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timelines:bi19_1819

1819:

May:

The initial Chambers of the Houses of Congress for the New England Republic were finally completed and able to house both Representatives and the Senate on the 11th May. Despite the fact that the speakers had to compete over sounds of construction at times, the completion of the Chambers was seen as a great day for New England. The first session in the Chambers was commemorated by a ceremony with both Houses taking their seats and revealing a plaque with their names inscribed into it. The plaque was later put on display for all to see in the entrance hall to the Houses.

The first issue to be brought up in the new Chambers was the ever freezing relations between the USA and the NER. With the newly commissioned forts constantly draining money from the country’s treasury and the need for more money to constantly upgrade the defensives, any further military spending was unpopular to say the least. Several members of both Houses were for pushing, if not cordial, then workable relations with their Southern neighbour.

The relations between the two nations were still so bad that neither had even bothered to apply for an embassy on each other’s soil. The borders were only really open to merchants on either side and even then none were felt welcome due to high tariffs. The New England Senate agreed to send a diplomatic envoy to the US in order to find some way to establish a half decent relationship and perhaps lower the tariffs somewhat.

The envoy was sent and was allowed to speak to the Senate with all members attending. The envoy however, wasn’t even given a chance to speak as he was overwhelmingly jeered and shouted down by the members of both the Houses. The Senator to New York even physically tried to attack the envoy, the threat of New England had greatly militarised New York the last few years. With any speech impossible, the envoy was forced to return to New England with relations between the two nations still lower than low.

June:

The Yorkshire Academy of Warfare was formally opened on the 22nd with the Duke of Wellington, the Duke of York and various other Military and political figures being given a tour of the building. The visitors were impressed by the scope of the Academy as it was completely unique in British architecture by actually looking someway decent, a German architect having been hired to build it. Built in the Neo-Classic design, the Academy was built with many classrooms, dormitories and various stables.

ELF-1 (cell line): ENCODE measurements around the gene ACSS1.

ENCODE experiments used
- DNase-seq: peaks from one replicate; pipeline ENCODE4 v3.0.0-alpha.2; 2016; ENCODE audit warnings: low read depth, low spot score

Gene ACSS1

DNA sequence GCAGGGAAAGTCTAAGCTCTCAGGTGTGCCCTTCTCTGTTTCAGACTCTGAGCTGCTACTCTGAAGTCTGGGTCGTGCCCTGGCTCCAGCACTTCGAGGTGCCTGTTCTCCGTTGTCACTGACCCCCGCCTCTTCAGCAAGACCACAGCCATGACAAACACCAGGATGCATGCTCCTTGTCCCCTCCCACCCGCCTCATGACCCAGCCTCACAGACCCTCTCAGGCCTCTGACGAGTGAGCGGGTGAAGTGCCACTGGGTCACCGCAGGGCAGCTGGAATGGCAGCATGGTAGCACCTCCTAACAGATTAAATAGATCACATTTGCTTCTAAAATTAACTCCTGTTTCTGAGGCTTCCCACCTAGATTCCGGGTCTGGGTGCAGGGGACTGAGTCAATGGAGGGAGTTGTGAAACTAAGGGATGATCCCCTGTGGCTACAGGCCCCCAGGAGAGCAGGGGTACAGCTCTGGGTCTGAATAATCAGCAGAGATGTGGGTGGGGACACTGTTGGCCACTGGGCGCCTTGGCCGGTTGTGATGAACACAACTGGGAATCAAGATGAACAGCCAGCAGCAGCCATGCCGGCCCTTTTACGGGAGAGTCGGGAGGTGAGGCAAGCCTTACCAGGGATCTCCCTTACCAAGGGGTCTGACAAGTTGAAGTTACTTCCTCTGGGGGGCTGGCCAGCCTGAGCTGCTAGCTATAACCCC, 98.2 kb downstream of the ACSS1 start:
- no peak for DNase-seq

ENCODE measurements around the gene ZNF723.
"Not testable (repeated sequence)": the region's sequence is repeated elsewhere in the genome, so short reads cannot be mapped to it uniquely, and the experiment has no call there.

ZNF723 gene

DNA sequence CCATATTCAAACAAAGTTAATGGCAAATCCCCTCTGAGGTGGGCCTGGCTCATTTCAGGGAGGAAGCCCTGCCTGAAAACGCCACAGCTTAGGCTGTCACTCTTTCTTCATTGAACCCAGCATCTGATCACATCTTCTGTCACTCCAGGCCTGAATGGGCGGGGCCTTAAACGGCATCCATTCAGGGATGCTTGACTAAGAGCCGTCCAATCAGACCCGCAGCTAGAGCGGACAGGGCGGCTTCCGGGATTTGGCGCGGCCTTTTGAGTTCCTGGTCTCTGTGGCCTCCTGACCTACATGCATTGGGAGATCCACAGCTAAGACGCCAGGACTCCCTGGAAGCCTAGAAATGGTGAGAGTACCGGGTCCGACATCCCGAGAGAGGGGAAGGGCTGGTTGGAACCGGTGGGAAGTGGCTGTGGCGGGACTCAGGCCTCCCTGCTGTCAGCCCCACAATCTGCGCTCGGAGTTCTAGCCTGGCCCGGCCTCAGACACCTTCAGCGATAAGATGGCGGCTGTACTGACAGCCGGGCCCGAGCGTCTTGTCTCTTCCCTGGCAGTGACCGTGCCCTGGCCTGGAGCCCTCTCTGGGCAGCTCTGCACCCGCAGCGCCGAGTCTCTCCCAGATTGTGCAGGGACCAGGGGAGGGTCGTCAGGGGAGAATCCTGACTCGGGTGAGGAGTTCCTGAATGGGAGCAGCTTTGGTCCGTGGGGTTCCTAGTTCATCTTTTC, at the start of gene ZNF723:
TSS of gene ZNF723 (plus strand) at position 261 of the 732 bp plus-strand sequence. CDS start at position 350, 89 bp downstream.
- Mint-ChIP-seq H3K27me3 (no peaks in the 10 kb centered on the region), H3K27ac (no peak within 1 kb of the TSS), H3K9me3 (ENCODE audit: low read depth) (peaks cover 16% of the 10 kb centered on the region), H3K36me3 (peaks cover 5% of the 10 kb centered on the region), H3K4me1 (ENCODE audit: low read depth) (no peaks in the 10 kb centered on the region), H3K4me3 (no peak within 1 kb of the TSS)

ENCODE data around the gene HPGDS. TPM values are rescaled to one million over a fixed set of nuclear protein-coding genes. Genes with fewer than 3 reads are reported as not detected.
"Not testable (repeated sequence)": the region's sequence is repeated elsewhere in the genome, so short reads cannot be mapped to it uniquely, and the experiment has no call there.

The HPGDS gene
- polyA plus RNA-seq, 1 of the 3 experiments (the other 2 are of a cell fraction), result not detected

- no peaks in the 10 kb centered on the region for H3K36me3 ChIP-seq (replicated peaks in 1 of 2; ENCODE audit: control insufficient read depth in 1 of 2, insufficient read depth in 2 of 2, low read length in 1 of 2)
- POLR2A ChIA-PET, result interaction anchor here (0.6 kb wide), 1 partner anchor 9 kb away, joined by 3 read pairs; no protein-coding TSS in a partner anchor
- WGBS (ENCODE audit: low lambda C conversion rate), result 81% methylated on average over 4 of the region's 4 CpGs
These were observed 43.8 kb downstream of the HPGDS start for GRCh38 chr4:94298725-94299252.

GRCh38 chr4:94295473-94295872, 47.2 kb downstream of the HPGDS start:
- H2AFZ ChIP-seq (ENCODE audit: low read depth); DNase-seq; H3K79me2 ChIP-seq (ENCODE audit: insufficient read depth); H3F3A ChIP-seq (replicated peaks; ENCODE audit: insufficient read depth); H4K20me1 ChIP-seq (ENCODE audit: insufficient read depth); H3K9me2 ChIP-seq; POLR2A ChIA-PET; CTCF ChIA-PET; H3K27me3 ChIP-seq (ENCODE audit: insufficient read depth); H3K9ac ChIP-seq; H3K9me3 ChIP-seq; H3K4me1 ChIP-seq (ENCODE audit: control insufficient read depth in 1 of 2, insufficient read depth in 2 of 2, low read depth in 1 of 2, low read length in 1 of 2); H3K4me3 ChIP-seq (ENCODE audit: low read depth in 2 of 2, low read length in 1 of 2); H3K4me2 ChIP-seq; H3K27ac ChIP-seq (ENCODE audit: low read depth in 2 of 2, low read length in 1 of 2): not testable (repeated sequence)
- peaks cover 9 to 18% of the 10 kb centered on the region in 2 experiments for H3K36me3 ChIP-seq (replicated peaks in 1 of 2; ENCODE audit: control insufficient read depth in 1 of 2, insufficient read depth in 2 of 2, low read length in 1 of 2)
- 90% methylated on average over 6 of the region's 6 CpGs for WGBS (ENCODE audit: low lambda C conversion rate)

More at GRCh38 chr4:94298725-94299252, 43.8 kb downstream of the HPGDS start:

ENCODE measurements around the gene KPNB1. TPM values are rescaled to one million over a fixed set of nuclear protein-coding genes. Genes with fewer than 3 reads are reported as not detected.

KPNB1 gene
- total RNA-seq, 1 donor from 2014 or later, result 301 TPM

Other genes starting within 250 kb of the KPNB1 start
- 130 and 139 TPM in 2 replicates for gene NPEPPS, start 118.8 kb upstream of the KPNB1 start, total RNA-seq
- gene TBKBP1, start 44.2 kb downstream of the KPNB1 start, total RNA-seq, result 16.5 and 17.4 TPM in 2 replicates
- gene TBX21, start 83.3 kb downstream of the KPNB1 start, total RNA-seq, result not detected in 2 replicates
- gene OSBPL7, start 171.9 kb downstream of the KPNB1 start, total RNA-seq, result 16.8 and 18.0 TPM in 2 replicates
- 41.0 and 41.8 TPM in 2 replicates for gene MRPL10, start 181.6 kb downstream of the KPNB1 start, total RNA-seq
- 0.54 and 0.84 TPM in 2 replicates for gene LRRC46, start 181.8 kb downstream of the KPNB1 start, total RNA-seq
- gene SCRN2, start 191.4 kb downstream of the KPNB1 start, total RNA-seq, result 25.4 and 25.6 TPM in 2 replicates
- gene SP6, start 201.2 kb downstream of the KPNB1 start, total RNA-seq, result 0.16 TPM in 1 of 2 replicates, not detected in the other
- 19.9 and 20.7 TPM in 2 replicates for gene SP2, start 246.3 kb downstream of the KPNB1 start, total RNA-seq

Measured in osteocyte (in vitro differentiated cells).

The faculty were made up of a mixture of British officers (One being Picton who was delighted to have an opportunity to lord it over future officers), French officers who had travelled to Britain after the Treaty of Madrid and Prussian officers who were eager to witness this new stage of British military. The requirements for each member of the faculty included having a fairly unblemished military record and at least three recommendations. As the school had something of an international flavour about it, it was open to a much more varied idea of how to fight a war.

There were over 200 students who were to begin the first year of studying, which was out of a four year course at the Academy. Among the 200 students were three from the Shawnee Nation who were sons of the three most powerful and influential Chiefs who had been given the blessing of the Shawnee Parliament to go to the Academy. The British government was pleased at this development, seeing it as the Shawnee becoming more and more reliant on British influence, little realising the Shawnee were sending their people to the Academy for practically the opposite reason.

September:

In Germany, the nations who had been under the thrall of Napoleon not so long ago, began to look for a way to strengthen themselves against the increasing efforts of both Prussia and Austria to bring the nations under their own influence. While many of the smaller Kingdoms were quite content to quietly choose one side of the other, several of the larger Kingdoms were agitated by the pestering of the German powers and France who still wanted to retain some influence in the area.

To this end, the Kingdoms of Westphalia and Bavaria began plans to reform the Confederation of the Rhine to gather their strength. Gaining the support of three other German Duchies, a Treaty was secretly drawn up between the nations to fully lay out the terms of the new Confederation. Negotiations were to take months as they needed to be done in secret to avoid gaining the ire of Prussia and Austria while also investigating the possibility of gaining more German nations to their cause. It was expected that only a few from the north and west would join due to their distance from the two German powers.

December:

As 1819 drew to a close, clashes between white settlers and Shawnee border guards became ever more common. While protecting their legitimate borders, many Shawnee were guilty of attacking people who were merely American traders or settlers looking for supplies. Xenophobia against Americans was largely based from the refugees from the south who had lost their land thanks to Andrew Jackson. Tension between the Shawnee Nation and America stemmed from the clashes of settlers and Shawnee people and also the fact that some escaped slaves were allowed to live on Shawnee land when white settlers were forbidden.

The freezing relations between the three North American Nations (NER, USA, Shawnee Nation) were constantly overseen by the British as they tried to make relations more cordial. The sheer difference between the three made this next to impossible however and as a new decade dawned, it seemed unsure if the delicate balance would hold…

timelines/bi19_1819.txt · Last modified: 2008/09/03 12:43 by Jasen777